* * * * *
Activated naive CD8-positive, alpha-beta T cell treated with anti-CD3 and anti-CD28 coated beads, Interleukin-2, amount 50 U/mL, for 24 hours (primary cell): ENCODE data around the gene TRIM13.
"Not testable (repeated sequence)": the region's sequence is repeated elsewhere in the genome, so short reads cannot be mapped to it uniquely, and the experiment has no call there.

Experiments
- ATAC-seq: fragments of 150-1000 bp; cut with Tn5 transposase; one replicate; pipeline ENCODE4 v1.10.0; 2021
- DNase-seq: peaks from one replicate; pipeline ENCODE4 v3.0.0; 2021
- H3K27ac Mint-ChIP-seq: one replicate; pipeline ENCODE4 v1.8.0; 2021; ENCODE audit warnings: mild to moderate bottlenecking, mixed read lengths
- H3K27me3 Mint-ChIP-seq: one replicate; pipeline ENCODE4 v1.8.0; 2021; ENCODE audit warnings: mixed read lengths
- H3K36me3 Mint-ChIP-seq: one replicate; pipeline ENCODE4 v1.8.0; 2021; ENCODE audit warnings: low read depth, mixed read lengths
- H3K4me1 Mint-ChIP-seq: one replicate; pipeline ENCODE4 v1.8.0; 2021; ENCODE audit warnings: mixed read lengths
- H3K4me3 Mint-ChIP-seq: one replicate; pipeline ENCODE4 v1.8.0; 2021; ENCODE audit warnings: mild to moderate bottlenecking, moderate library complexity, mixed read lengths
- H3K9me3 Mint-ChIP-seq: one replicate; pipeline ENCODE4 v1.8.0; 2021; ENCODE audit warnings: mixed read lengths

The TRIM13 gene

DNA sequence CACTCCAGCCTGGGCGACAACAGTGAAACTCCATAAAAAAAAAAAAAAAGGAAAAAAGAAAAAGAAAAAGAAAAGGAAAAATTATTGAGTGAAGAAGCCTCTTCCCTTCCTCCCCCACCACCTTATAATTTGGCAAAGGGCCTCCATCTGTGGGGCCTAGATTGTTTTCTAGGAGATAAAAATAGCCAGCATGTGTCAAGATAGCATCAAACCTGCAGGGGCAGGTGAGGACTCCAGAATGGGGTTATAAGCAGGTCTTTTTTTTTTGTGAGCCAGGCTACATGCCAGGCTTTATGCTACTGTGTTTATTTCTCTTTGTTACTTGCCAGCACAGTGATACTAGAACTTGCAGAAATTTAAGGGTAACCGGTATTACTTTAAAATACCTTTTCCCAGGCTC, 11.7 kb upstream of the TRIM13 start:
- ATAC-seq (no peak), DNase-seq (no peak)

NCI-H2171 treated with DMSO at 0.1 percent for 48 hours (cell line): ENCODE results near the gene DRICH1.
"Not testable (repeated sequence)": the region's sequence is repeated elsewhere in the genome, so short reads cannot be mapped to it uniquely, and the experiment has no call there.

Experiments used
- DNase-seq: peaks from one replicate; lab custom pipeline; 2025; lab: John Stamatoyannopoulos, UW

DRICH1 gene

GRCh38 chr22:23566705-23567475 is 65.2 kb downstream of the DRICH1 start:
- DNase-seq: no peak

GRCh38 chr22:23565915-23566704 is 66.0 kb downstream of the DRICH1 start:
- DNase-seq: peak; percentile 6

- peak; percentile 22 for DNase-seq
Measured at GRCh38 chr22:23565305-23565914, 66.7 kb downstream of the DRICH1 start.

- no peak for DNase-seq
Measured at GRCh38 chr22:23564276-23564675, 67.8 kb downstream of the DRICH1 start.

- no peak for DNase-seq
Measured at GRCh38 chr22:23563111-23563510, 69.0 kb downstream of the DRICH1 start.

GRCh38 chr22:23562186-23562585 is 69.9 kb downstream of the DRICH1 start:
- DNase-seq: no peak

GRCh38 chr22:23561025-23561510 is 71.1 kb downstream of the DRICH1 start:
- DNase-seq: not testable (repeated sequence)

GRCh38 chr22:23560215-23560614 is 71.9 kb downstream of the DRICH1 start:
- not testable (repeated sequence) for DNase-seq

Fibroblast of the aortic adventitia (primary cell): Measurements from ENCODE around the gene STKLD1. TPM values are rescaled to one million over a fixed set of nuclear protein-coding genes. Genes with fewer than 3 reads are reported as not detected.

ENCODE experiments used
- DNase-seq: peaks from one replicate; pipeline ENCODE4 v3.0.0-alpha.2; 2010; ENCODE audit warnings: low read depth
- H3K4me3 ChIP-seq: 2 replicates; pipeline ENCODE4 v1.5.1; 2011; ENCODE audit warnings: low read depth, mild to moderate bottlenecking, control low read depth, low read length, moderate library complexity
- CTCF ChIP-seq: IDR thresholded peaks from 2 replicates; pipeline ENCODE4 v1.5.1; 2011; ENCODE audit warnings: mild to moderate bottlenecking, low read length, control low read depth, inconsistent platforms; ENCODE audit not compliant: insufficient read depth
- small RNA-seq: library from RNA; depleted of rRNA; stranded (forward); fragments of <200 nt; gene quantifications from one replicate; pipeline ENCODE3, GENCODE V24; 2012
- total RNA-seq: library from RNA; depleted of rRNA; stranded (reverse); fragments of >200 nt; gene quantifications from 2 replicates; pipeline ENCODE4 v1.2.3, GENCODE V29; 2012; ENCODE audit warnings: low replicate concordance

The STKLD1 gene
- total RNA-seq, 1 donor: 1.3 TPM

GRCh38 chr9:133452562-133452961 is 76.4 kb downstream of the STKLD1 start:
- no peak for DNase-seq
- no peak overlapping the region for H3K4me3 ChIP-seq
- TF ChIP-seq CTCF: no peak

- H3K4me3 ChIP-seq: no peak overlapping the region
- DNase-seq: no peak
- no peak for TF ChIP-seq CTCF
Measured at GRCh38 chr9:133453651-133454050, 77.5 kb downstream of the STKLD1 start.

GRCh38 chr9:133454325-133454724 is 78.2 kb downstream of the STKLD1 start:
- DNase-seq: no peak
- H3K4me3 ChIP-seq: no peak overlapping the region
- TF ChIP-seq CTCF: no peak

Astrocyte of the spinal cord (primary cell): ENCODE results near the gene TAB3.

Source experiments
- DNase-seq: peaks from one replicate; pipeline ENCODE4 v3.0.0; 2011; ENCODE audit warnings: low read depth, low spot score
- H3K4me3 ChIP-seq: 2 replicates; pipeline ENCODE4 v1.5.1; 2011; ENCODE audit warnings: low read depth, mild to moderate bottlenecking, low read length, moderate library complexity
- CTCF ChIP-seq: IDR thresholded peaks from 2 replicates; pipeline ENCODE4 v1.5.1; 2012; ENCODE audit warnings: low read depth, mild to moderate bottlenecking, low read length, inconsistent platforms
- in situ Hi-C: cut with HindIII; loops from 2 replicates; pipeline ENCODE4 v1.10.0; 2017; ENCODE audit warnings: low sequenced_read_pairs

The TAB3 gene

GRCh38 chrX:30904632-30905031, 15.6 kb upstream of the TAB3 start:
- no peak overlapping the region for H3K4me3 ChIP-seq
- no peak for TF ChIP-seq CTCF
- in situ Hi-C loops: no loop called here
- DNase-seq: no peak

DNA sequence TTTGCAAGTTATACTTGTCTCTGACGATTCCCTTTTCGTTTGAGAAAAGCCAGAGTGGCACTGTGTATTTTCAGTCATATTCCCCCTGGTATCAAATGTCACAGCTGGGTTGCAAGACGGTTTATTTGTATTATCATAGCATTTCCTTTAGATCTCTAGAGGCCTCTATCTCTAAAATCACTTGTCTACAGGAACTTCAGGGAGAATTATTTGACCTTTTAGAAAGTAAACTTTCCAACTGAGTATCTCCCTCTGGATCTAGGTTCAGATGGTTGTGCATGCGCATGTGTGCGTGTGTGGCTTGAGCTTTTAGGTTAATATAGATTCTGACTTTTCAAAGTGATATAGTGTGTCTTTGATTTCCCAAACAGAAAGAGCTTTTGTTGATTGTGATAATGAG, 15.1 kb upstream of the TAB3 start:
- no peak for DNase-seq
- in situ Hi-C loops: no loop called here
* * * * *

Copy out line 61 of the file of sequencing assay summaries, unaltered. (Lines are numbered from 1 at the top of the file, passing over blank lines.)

- CTCF ChIP-seq: IDR thresholded peaks from 2 replicates; pipeline ENCODE4 v1.5.1; 2012; ENCODE audit warnings: low read depth, mild to moderate bottlenecking, low read length, inconsistent platforms